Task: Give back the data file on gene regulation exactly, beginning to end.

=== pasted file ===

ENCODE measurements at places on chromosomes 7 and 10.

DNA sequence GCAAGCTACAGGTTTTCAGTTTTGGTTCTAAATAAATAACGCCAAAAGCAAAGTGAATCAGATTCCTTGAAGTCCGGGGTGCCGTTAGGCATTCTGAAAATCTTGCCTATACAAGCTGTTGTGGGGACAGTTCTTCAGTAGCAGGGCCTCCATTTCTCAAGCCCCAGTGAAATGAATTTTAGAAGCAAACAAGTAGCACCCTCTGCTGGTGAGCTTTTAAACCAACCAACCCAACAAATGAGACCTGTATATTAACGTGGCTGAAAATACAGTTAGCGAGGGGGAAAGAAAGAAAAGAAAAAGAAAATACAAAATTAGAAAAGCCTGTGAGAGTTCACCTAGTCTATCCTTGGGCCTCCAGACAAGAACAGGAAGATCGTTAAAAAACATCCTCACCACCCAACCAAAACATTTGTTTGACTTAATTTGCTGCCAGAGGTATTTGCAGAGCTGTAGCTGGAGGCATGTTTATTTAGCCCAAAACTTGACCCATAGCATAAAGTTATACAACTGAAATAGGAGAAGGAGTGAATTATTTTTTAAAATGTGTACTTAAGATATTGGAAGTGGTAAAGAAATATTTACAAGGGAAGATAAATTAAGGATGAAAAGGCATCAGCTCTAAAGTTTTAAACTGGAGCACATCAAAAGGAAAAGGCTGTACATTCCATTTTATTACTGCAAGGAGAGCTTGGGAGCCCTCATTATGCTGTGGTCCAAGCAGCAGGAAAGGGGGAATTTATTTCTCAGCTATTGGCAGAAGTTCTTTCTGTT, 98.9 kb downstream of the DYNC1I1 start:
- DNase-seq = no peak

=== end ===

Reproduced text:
ENCODE measurements at places on chromosomes 7 and 10.

DNA sequence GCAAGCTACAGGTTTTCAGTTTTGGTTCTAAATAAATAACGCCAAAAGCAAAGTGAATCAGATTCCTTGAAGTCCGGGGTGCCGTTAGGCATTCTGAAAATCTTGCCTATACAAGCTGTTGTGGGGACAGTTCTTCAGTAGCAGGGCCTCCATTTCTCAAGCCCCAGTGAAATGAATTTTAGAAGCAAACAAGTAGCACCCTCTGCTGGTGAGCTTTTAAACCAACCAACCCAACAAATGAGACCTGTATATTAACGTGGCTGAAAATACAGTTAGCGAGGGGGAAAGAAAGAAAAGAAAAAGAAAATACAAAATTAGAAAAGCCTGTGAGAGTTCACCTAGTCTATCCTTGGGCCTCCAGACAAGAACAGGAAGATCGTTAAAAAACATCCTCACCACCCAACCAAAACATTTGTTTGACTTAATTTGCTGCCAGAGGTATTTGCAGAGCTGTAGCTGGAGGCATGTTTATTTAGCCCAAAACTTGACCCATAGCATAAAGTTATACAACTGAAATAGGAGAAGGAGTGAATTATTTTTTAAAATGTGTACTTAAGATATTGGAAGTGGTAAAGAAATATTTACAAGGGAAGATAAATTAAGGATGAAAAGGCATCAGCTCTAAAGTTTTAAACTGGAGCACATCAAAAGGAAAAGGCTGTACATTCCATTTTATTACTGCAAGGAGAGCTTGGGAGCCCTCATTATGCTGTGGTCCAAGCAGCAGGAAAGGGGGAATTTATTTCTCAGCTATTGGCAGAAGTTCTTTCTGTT, 98.9 kb downstream of the DYNC1I1 start:
- DNase-seq = no peak